Children in Scotland could be barred from heading footballs in training ‘within weeks’ due to concerns over the link between the sport and dementia, according to reports.

The Scottish Football Association (SFA) is understood to be exploring the ban in response to a landmark university study revealing professional footballers were three and a half times more likely to die after developing neurodegenerative conditions.

The new rules would mean those under the age of 12 would be prohibited from heading the ball during training sessions, but would not extend to matchdays.

READ MORE: 'Ex-footballers at higher risk of developing Alzheimer's and MND'

A similar ban has been in force in the United States since 2015, however the BBC reports the SFA would be the first European football association to undertake such action.

It comes after research published by Glasgow University in October found former Scottish footballers were less likely to die of other common diseases such as heart disease and lung cancer but had a higher risk of dying with dementia after the age of 70.

Celtic's Lisbon Lions hero Billy McNeill, who revealed he had dementia in 2017, passed away in April last year - a week before his former teammate Stevie Chalmers, who was also living with the condition.

Rangers legend Fernando Ricksen also passed away last year after a long battle with Motor Neurone Disease (MND).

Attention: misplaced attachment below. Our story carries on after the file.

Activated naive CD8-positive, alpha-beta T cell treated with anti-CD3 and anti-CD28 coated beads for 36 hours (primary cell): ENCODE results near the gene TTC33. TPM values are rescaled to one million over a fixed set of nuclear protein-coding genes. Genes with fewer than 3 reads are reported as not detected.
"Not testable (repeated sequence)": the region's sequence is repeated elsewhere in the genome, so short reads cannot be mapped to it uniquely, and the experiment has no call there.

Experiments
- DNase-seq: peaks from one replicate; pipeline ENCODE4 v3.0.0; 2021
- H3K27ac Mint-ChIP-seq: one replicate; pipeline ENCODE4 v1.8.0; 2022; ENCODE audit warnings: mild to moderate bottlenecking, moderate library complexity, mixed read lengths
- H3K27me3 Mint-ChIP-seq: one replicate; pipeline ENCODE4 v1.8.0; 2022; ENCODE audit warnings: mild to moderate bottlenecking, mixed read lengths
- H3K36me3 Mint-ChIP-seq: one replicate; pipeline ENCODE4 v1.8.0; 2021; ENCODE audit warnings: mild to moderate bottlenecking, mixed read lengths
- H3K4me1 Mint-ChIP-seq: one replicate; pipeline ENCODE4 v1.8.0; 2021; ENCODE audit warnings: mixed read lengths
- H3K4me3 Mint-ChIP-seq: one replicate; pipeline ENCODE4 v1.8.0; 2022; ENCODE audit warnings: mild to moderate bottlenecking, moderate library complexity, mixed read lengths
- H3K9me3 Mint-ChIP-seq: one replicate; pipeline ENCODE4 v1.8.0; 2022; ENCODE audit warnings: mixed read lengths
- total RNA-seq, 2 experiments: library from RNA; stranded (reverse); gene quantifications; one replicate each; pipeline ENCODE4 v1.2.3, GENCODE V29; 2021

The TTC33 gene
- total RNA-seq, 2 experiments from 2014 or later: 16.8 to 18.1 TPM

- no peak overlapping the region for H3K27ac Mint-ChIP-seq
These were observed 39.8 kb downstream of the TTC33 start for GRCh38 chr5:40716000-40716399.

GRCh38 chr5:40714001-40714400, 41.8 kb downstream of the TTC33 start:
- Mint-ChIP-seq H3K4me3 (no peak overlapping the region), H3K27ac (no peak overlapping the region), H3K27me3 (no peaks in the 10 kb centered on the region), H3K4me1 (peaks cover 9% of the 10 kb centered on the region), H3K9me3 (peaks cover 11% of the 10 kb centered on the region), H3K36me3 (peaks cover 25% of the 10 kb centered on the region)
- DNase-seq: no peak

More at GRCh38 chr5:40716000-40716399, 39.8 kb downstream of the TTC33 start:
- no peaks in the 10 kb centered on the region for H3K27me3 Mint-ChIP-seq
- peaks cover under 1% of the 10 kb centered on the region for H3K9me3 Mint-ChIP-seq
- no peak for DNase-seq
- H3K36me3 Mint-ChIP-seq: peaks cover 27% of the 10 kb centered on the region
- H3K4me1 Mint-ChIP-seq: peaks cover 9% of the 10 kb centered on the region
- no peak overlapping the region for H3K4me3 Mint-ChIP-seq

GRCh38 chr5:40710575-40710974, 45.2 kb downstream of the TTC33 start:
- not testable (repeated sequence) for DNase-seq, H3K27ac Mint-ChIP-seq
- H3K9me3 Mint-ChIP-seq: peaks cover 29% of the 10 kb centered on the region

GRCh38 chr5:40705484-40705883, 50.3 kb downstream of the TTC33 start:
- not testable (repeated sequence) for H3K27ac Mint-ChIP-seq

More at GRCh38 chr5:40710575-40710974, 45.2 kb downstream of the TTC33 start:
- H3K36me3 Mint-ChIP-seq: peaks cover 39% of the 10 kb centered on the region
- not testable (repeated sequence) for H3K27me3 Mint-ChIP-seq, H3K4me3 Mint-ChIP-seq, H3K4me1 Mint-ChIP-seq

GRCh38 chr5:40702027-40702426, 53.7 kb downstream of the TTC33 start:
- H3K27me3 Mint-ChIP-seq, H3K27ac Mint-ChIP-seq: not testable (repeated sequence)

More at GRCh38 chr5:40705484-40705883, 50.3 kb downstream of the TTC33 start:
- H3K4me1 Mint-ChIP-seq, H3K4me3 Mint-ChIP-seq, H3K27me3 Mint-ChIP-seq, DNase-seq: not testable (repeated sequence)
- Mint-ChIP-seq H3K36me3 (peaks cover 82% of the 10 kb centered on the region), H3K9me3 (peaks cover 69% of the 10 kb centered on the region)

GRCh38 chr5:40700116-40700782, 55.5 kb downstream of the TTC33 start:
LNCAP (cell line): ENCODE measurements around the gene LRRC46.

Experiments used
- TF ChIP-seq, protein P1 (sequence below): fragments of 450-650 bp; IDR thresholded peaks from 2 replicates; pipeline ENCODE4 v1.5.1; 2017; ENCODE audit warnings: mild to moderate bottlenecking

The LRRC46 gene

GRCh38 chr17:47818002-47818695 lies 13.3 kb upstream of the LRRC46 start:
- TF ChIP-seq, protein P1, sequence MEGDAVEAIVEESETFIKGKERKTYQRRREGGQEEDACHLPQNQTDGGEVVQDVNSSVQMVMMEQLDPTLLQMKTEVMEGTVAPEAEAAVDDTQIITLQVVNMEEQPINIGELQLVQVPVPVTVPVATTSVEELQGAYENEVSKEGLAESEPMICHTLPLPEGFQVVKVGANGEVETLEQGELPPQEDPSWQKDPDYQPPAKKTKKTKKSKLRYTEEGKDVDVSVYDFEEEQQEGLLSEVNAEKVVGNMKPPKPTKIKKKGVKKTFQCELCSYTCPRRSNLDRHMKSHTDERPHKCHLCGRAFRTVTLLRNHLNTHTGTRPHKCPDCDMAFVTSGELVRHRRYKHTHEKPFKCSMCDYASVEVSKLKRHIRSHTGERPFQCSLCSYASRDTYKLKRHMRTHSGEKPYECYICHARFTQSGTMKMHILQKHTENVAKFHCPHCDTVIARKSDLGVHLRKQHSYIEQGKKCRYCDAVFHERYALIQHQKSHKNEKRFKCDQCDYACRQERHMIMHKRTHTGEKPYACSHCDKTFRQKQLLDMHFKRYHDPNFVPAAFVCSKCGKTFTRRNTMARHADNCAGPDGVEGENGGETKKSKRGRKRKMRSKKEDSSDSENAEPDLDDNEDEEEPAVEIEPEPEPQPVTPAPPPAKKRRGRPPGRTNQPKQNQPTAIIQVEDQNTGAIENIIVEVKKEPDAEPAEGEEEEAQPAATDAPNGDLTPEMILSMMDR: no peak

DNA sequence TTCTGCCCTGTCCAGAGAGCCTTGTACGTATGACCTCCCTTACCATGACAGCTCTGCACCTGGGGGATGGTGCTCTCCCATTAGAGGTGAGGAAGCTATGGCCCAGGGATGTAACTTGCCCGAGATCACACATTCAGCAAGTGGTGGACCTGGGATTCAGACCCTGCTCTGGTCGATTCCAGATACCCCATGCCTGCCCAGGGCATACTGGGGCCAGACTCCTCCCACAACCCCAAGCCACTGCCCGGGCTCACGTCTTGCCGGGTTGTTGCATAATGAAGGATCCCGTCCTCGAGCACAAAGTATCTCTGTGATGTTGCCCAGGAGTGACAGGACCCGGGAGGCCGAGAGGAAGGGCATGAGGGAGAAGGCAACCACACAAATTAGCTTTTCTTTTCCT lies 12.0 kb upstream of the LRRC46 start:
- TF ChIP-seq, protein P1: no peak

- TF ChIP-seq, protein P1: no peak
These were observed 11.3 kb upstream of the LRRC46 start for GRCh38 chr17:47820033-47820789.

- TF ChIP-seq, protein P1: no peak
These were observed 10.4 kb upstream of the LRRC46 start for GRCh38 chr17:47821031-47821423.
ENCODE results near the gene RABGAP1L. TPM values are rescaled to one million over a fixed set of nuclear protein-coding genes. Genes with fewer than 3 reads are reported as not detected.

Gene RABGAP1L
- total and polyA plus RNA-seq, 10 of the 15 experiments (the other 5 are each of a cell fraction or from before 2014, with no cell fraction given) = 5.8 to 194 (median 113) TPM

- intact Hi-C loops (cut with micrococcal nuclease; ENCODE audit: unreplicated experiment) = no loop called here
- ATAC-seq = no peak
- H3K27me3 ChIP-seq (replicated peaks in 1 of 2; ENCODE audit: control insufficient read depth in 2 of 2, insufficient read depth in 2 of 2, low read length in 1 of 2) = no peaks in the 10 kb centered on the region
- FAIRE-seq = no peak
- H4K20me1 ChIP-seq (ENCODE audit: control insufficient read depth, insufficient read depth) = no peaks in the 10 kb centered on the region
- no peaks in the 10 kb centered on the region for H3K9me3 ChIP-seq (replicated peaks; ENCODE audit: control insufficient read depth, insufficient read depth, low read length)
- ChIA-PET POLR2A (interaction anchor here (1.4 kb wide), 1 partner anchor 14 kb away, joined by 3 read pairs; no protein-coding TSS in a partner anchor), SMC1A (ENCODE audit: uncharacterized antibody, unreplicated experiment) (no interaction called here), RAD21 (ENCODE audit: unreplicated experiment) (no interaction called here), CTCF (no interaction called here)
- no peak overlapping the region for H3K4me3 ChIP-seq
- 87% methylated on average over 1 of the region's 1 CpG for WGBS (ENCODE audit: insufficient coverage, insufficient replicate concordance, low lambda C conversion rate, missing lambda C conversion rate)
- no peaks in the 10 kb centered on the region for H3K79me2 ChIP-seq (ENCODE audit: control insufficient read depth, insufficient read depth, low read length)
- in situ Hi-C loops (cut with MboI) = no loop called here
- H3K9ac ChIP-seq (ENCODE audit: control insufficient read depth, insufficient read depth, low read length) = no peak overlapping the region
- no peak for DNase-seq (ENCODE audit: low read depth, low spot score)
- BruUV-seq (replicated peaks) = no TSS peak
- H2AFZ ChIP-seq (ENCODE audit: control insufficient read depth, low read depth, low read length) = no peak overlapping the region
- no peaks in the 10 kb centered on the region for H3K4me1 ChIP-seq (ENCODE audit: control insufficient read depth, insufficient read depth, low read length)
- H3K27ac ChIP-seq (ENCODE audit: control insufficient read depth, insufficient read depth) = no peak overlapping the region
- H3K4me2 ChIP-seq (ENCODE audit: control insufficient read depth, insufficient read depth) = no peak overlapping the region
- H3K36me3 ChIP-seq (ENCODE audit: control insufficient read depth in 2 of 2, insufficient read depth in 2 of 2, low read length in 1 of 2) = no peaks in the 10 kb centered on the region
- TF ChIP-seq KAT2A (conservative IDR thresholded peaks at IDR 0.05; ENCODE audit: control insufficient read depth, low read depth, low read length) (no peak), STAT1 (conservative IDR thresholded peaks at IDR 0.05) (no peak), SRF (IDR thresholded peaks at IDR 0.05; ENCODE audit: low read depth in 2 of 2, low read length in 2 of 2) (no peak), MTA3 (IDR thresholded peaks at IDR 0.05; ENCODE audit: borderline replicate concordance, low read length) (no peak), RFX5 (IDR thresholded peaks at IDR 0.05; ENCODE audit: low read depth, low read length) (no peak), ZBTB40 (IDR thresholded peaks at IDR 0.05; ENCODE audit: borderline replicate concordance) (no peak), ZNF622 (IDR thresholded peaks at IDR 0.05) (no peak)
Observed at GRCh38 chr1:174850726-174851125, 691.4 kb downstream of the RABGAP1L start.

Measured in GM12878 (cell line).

Meanwhile, Amanda Kopel, widow of Dundee United legend Frank, lead a campaign to extend free care for those suffering from neurological illness after being forced into financial hardship when the ex-player was diagnosed with dementia at the age of just 59.

SFA doctor John MacLean, who was part of the team which highlighted the link between heading the ball and the disease, welcomed the move.

READ MORE: ‘People with dementia should get free care like anyone else with a progressive illness’

He told the BBC: "We can't wait on the evidence one way or the other on heading.

"We need to take some sensible, pragmatic steps at the moment and that's largely going to be about trying to reduce that overall burden, the overall times that young players head - and heading in training is much more common than in matches.”

He added: "The study was never designed to, and couldn't identify, why, but I think most people would say, pragmatically that it would be head injury or heading, in whatever combination that would be."